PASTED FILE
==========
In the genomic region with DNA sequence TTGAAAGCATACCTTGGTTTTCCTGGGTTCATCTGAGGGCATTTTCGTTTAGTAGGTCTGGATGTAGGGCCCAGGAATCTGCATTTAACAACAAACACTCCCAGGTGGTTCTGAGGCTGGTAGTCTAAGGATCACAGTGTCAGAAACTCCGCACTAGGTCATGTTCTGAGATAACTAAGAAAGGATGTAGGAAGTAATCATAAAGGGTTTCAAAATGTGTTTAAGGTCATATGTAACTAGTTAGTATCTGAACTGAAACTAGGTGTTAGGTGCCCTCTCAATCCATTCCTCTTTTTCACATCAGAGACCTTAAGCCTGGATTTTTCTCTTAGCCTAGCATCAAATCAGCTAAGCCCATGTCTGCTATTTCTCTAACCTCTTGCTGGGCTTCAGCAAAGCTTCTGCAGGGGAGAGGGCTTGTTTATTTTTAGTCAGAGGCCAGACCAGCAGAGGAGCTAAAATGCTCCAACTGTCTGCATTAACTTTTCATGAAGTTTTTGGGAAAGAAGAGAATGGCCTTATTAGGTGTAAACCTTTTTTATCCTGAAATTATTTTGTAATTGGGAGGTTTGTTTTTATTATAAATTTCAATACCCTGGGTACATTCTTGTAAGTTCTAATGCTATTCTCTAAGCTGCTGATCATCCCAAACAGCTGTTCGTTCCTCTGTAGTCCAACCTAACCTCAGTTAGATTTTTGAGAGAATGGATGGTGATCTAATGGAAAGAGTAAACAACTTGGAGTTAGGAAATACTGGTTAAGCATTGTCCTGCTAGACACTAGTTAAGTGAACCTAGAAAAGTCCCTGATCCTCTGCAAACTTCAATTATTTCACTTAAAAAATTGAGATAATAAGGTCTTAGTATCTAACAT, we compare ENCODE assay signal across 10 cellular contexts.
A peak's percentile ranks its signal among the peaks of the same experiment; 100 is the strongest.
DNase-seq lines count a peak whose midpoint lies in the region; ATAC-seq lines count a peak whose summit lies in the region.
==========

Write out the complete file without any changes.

In the genomic region with DNA sequence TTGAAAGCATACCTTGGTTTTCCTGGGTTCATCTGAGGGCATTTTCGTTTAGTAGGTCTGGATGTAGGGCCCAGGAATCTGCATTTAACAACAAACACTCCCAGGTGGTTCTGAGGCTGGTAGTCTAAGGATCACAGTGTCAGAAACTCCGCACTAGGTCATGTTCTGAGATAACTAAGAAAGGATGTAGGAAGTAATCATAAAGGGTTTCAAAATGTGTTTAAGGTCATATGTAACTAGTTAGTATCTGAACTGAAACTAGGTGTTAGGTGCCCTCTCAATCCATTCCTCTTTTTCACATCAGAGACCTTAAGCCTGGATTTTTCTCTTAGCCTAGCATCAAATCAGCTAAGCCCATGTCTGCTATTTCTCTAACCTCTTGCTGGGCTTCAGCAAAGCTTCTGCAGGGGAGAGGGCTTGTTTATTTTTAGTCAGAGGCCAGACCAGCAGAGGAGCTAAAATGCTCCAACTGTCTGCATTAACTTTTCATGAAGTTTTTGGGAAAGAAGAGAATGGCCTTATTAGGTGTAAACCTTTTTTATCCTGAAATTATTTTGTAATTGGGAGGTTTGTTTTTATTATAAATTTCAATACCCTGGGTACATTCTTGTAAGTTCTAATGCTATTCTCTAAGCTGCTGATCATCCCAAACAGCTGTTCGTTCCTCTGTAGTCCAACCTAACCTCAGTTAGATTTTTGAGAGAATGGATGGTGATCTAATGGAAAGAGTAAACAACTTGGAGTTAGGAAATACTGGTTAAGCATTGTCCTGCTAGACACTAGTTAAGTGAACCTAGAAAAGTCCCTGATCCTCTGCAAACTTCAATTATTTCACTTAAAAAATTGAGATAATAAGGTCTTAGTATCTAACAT, we compare ENCODE assay signal across 10 cellular contexts.
A peak's percentile ranks its signal among the peaks of the same experiment; 100 is the strongest.
DNase-seq lines count a peak whose midpoint lies in the region; ATAC-seq lines count a peak whose summit lies in the region.